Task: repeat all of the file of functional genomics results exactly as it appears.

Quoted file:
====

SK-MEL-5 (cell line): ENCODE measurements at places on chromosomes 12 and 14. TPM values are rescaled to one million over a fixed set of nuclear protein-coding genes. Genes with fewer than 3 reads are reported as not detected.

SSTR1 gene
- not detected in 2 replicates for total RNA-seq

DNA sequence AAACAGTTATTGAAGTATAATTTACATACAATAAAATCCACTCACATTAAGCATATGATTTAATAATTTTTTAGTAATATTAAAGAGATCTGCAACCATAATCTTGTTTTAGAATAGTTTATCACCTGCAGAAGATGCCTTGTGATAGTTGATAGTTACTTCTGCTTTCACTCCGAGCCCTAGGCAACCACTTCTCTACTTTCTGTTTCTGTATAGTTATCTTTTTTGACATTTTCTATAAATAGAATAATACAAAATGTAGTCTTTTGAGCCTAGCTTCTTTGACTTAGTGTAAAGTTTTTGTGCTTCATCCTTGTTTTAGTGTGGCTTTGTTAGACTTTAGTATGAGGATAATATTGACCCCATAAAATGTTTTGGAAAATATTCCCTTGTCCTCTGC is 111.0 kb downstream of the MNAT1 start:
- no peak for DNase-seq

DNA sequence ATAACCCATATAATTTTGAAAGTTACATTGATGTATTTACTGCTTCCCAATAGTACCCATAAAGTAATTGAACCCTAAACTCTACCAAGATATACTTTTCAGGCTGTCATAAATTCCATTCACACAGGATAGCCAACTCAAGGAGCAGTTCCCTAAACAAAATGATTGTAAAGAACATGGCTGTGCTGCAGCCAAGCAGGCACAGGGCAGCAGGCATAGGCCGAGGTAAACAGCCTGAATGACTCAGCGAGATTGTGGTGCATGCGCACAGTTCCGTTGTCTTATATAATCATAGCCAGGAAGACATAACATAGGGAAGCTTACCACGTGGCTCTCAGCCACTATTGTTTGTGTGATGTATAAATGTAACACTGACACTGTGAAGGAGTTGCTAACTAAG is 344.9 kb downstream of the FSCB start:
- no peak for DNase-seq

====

SK-MEL-5 (cell line): ENCODE measurements at places on chromosomes 12 and 14. TPM values are rescaled to one million over a fixed set of nuclear protein-coding genes. Genes with fewer than 3 reads are reported as not detected.

SSTR1 gene
- not detected in 2 replicates for total RNA-seq

DNA sequence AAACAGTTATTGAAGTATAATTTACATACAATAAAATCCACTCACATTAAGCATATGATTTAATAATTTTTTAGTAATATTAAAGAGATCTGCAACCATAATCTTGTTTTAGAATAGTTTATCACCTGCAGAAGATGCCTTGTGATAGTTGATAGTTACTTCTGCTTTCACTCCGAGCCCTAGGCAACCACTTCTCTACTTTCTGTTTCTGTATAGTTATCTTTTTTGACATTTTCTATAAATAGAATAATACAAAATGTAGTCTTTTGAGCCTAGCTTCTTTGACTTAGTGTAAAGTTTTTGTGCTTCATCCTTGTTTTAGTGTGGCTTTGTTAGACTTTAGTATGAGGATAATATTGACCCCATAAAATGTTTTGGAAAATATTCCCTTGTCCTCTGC is 111.0 kb downstream of the MNAT1 start:
- no peak for DNase-seq

DNA sequence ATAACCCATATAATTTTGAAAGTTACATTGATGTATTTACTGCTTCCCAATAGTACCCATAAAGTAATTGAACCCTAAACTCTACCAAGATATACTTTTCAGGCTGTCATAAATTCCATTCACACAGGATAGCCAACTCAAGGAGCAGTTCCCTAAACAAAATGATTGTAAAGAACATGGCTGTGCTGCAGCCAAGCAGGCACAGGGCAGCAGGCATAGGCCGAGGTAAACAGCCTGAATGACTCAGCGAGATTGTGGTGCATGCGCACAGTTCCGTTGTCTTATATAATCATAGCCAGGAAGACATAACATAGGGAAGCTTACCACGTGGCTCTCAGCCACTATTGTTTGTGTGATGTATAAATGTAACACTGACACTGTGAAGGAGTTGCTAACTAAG is 344.9 kb downstream of the FSCB start:
- no peak for DNase-seq